We Can’t Manage What We Don’t Measure

It’s been 35 years since Netherlands-born Pieter Bergstein launched Standard Energy with a single hot oil truck. His start-up has since evolved into one of the Lone Star State’s most successful oil field services companies. Pieter’s success is a product of old-fashioned hard work and a knack for finding new ways to do things. Take the large monitor mounted on the wall in his office.

It’s perfectly plausible to assume it’s there so Pieter can watch his beloved Netherlands soccer team in action. But remember who we’re talking about. Pieter’s passion for innovation is equaled by his commitment to protecting his employees from workplace accidents.

The screen is actually the receiving end of an in-vehicle monitoring system (IVMS) Pieter installed in Standard Energy vehicles. The system provides Pieter and his safety manager, Jack Yates, a practical tool for preventing the most common cause of on-the-job injuries: motor vehicle accidents.

Jack can monitor employees’ driving habits and get real-time data on risky behaviors such as speeding, not wearing a seatbelt, driving while fatigued and using a cell phone. That’s powerful information to have at his fingertips, but Jack stresses that his goal isn’t to spy on employees or shame them into driving safely.

“We play the recordings in safety meetings and use them as a coaching tool,” said Jack. “We’re not trying to embarrass drivers. The pressure people get from their peers is usually enough to change their behaviors.”

IVMS is based on the principle that we cannot manage what we do not measure. Studies indicate that when it comes to correcting unsafe driving behaviors, IVMS measures up pretty well.

IVMS can contribute to a 60 percent reduction in speeding, an 80 percent increase in seatbelt use and a 75 percent reduction in aggressive driving.

Of course, not every business can afford to invest in IVMS and other safety tools powered by the latest technology. But that doesn’t mean you have to pat your employees on the back every morning, tell them to “be safe out there” and hope for the best. Some of the most effective strategies for keeping our focus behind the wheel also happen to be some of the most low-tech. National Distracted Driving Awareness Month is the perfect time to start promoting those strategies in your workplace.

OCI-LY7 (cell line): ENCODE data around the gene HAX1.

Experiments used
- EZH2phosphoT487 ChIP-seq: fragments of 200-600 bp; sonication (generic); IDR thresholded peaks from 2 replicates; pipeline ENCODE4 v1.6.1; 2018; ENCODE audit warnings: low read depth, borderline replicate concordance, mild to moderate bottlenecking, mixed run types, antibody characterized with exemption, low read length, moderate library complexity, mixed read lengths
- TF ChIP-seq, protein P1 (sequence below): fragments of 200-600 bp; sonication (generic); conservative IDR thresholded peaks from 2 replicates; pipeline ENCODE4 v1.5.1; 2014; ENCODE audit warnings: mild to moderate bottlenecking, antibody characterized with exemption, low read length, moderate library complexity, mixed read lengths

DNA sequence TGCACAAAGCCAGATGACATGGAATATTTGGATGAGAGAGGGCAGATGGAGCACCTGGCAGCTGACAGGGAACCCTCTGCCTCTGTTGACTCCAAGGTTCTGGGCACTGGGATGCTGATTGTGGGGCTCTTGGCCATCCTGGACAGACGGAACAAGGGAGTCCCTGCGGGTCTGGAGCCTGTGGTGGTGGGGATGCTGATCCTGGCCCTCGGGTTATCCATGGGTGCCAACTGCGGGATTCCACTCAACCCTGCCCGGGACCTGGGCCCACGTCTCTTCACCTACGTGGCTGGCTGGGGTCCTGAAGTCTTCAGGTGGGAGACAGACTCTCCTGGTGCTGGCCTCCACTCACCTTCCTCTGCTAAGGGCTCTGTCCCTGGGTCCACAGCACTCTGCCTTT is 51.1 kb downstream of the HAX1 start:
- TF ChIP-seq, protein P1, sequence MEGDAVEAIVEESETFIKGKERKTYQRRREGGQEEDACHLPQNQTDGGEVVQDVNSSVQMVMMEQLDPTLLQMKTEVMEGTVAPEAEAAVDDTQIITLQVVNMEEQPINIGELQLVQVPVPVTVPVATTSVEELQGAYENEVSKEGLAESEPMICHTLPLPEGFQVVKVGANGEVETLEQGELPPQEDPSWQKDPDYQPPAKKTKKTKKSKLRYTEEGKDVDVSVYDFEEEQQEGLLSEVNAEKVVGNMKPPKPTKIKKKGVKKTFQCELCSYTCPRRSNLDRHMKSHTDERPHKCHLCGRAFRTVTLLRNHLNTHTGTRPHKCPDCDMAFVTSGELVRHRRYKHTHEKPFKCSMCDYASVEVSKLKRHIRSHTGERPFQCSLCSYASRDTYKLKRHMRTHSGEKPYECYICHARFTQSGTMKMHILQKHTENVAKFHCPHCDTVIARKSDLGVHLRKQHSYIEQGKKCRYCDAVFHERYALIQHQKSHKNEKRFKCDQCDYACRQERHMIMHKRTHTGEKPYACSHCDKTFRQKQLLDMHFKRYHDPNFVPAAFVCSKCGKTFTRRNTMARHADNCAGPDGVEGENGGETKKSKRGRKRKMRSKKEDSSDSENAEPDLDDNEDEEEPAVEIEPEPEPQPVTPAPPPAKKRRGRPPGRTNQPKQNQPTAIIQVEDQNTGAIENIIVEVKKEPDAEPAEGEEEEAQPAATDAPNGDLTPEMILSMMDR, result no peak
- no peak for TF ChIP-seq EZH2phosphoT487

If you decide to invest in IVMS, follow these tips for a smooth implementation:

  • Conduct a pilot test, using the system in a few vehicles before you roll it out companywide. Once you do, remember that you will have to make adjustments as you and your employees get comfortable with the process.
  • Make it clear that IVMS is a coaching tool, not a tool for “spying” on employees and disciplining them for unsafe behaviors.
  • Stress that your goal is to see every employee go home safely at the end of the day, and IVMS is a powerful tool for achieving that goal.
  • Encourage drivers to think of IVMS as a challenge to improve their driving score every week. Competition fosters engagement, which is critical to any safety initiative’s success.
  • Do not treat IVMS as a stand-alone tool. Introduce it as one element of a comprehensive fleet safety program.

Texas Mutual recently equipped more than 30 of its company vehicles with IVMS as part of a pilot test. Real-time data and weekly report cards help our management team ensure that our safety services consultants practice the safe behaviors they promote among our 60,000-plus policyholders.

Get these is free training resources
The oil and gas safety roundtable recently produced a comprehensive driver safety training program that addresses common issues such as seatbelt use, fatigued driving, distracted driving and IVMS. We encourage you to take advantage of the free material and learn how to make safe driving part of your company’s culture.

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